09 January 2019 | News
The algorithm can accurately and reliably spot the presence of fluid from damaged blood vessels, or exudate, inside the retina.
A team of Australian-Brazilian researchers led by RMIT University have developed an image-processing algorithm that can automatically detect one of the key signs of Diabetic retinopathy, fluid on the retina, with an accuracy rate of 98%.
Fluorescein angiography and optical coherence tomography scans are currently the most accurate clinical methods for diagnosing diabetic retinopathy.
An alternative and cheaper method is analysing images of the retina that can be taken with relatively inexpensive equipment called fundus cameras, but the process is manual, time-consuming and less reliable.
To automate the analysis of fundus images, researchers in the Biosignals Laboratory in the School of Engineering at RMIT, together with collaborators in Brazil, used deep learning and artificial intelligence techniques.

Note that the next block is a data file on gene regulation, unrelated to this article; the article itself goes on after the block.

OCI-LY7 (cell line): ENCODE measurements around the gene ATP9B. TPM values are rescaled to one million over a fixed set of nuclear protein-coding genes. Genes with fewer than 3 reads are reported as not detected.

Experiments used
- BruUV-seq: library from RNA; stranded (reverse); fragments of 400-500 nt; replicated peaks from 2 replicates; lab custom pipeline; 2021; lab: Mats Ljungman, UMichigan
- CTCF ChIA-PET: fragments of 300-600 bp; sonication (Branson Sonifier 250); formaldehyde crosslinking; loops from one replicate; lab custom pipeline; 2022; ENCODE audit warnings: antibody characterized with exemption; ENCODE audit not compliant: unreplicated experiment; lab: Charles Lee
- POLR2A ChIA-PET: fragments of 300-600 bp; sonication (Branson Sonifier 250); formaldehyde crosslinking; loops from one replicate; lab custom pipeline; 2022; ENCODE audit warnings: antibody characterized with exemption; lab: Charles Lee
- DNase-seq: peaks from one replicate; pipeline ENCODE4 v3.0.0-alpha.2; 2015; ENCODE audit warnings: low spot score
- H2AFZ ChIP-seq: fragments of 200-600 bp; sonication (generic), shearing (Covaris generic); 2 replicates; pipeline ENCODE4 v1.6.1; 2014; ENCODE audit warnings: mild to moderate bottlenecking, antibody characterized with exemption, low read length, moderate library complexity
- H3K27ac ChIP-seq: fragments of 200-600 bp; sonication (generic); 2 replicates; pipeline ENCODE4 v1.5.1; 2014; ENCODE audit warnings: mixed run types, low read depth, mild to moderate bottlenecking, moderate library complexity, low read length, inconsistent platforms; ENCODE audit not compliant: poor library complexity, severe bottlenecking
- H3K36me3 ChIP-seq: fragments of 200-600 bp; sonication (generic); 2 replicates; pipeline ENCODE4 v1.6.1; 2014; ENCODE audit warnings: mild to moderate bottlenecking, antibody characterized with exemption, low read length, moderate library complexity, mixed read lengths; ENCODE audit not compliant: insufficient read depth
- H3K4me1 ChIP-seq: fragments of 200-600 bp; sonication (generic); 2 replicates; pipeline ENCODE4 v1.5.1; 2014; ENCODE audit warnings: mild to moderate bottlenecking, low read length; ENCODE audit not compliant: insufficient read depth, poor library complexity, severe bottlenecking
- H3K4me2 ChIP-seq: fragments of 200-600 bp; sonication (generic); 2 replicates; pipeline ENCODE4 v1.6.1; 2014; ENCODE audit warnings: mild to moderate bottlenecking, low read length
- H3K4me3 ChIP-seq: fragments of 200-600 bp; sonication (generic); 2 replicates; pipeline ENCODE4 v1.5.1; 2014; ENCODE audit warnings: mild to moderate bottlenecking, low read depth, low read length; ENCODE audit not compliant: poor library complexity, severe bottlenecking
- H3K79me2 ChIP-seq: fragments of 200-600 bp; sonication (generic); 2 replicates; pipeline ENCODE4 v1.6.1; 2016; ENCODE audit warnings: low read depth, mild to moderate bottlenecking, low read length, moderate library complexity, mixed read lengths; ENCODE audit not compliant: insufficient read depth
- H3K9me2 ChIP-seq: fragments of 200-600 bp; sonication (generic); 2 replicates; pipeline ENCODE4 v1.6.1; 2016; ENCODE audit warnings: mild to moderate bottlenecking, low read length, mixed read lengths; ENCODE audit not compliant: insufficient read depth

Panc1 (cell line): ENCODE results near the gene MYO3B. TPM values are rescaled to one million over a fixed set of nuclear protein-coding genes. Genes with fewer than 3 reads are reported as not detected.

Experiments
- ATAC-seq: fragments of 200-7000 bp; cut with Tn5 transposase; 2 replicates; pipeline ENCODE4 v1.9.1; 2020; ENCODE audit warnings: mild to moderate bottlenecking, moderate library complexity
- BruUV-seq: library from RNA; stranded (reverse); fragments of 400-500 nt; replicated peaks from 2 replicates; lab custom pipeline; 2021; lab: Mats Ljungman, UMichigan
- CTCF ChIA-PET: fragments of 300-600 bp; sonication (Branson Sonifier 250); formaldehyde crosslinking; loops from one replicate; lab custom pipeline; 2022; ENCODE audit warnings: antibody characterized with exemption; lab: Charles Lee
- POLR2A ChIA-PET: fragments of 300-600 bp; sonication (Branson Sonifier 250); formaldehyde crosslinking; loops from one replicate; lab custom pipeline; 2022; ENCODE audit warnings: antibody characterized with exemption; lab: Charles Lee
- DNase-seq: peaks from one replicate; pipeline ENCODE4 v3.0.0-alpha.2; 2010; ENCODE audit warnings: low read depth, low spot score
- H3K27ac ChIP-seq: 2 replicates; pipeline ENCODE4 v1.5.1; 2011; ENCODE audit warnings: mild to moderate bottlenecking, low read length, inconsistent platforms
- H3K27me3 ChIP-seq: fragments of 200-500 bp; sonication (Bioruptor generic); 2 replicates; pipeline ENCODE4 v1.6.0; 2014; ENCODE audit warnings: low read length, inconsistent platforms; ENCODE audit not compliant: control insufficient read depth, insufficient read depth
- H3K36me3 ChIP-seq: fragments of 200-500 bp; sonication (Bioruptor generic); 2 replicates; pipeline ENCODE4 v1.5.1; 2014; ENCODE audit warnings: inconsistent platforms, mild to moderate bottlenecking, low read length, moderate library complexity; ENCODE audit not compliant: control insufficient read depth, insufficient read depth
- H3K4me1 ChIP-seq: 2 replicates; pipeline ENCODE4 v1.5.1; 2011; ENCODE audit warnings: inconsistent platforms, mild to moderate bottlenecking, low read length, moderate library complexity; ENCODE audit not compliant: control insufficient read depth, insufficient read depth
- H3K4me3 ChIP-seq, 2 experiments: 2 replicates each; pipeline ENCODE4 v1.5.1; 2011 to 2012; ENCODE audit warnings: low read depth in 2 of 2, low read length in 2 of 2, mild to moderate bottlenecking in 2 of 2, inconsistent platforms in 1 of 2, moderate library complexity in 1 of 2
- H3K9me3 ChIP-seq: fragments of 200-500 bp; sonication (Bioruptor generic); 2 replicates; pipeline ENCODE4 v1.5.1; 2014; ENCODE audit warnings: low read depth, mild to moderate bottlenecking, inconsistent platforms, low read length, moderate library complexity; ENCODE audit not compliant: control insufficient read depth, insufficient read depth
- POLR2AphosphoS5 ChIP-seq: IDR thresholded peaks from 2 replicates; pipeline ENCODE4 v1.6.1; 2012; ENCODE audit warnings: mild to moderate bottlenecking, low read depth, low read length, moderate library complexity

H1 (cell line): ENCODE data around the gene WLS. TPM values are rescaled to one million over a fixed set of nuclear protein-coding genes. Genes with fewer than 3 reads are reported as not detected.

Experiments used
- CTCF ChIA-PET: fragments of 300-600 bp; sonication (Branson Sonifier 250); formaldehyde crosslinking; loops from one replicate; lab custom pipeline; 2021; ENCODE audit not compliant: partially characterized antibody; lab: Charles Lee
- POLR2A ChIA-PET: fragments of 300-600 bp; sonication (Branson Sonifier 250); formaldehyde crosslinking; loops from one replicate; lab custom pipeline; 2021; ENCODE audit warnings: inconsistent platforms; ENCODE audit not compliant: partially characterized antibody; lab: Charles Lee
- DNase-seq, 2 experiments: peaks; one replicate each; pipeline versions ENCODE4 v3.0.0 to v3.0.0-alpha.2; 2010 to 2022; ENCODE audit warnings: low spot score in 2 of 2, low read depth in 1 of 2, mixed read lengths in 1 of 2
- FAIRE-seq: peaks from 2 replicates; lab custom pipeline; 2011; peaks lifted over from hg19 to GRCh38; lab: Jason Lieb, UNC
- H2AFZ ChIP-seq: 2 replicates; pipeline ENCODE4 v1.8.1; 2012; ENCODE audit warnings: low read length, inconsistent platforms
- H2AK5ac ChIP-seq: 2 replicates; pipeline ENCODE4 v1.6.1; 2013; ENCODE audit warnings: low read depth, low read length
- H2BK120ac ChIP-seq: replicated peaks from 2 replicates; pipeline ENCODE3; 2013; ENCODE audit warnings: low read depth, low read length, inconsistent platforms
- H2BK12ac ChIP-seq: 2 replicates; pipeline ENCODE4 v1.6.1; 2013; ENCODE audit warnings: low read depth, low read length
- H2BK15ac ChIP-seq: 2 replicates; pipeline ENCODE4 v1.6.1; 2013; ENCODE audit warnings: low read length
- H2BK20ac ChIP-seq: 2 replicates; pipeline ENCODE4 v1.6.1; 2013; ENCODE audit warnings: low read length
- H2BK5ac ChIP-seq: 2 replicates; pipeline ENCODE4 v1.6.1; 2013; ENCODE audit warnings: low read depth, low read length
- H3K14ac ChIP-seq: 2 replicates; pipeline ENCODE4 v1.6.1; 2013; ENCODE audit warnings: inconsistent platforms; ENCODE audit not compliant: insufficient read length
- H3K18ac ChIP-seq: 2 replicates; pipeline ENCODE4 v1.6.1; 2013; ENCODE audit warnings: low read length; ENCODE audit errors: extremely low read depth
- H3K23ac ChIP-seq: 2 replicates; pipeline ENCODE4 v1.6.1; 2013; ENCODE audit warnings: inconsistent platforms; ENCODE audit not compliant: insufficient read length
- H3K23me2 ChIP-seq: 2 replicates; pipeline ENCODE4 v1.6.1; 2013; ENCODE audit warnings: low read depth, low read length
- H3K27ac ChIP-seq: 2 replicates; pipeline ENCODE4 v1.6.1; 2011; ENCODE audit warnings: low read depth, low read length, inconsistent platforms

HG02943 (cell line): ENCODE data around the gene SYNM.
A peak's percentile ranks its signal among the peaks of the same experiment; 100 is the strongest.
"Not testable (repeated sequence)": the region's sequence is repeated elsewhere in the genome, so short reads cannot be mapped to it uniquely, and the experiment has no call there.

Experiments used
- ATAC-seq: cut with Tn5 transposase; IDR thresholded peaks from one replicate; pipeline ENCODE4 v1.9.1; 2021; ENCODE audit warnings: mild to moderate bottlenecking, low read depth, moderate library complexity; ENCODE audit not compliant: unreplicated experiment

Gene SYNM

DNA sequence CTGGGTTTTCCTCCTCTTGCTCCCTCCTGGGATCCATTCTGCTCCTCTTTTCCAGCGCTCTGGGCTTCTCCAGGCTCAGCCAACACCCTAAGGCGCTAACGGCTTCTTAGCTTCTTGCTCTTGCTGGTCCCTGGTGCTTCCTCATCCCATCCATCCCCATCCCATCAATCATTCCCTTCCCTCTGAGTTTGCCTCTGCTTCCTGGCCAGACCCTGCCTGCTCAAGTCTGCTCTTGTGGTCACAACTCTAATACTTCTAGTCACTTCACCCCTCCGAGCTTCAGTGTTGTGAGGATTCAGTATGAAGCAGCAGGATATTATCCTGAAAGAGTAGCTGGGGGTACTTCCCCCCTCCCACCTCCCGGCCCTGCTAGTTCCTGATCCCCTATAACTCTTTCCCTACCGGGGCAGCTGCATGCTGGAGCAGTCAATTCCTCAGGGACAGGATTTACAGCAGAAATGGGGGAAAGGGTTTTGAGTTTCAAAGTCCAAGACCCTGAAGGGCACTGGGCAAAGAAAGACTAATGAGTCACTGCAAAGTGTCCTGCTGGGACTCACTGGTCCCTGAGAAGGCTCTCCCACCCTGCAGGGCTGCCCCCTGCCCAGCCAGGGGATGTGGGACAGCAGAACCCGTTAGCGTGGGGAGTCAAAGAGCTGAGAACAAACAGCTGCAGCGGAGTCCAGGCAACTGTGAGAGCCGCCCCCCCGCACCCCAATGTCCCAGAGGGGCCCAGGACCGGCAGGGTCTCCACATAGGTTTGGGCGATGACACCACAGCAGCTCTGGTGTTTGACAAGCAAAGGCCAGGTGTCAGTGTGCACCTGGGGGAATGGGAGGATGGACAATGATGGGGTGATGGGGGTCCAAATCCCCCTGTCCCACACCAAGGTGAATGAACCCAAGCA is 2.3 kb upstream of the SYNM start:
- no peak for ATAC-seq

The algorithm they developed can accurately and reliably spot the presence of fluid from damaged blood vessels, or exudate, inside the retina.
The researchers hope their method could eventually be used for widespread screening of at-risk populations. The researchers are in discussions with manufacturers of fundus cameras about potential collaborations to advance the technology.